Jean Absil (23 October 1893, Bonsecours - 2 February 1974, Brussels) was a Belgian composer, organist and educator.
His teacher there was Alphonse Oeyen, organist at the basilica of Bonsecours. From 1913 he studied organ and harmony at the Brussels Conservatoire, but upon graduating, decided to concentrate on composition instead.
In 1922 Absil won the Belgian Prix de Rome and in 1934 the Prix Rubens, which allowed him to travel to Paris. Here, he met fellow contemporary composers Ibert, Milhaud, and Honegger. Absil gained international prominence with the premiere of his first piano concerto (op. 30), composed for the 1938 Queen Elizabeth Competition for Piano (Ysaye).
From 1930 onwards, Absil taught harmony at the Brussels Conservatoire, becoming a professor of counterpoint there six years later. Amongst his Conservatoire pupils was Paul Danblon. He also taught at Chapelle Musicale Reine Elisabeth and the Etterbeek Music School. During this period also, he was, with Charles Leirens, the first editor of the Revue Internationale de Musique (1936–1952). From 1955 he served as a member of Belgium's Royal Academy.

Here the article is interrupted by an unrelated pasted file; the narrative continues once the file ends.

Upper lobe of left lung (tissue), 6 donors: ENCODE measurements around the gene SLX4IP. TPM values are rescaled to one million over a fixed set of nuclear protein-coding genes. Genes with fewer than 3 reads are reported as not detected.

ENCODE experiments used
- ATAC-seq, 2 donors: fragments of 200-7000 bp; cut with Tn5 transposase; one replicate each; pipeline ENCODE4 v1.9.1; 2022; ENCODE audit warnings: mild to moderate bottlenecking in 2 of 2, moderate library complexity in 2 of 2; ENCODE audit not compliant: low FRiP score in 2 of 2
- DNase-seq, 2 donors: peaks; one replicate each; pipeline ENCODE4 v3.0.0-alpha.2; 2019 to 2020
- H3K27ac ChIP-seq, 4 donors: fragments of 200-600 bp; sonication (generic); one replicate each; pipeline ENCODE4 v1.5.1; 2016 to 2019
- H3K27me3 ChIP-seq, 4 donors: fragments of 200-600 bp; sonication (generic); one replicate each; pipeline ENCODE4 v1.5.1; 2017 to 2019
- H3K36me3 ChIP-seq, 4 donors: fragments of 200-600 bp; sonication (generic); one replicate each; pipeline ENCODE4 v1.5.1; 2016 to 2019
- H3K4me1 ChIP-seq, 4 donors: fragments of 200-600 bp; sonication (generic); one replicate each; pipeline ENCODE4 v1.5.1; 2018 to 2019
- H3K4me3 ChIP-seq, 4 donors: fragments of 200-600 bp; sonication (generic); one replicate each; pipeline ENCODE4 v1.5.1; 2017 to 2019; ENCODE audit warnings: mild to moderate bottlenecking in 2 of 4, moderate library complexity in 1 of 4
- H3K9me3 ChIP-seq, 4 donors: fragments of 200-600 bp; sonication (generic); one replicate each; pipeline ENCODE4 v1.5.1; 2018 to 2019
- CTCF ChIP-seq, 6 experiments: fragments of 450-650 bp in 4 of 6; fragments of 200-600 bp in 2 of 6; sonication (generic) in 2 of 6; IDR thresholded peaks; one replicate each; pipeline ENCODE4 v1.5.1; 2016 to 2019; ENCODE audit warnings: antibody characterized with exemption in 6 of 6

Initially, Absil was influenced by the late Romantic school, particularly Wagner and Richard Strauss. Around the time he made his trip to Paris in 1934, he began to adopt a more modern style. This included the use of polyphony and polymodal structures, influenced by contemporary composers such as Milhaud and Schoenberg.
Unusually prolific from his 20s to his late 70s, Absil concentrated especially on writing piano works; he was himself a skilled pianist. His last finished composition was the Piano Concerto no. 3, op. 162.
Non-piano music of Absil's includes one opera, Les Voix de la mer, and a cycle of five symphonies, the first of which (op. 1) he composed at 27, when he was a pupil of Paul Gilson. It won the Prix Agniez in 1921.
Works for Winds
- Jean Absil, Wikipedia. Web. Accessed 18 July 2019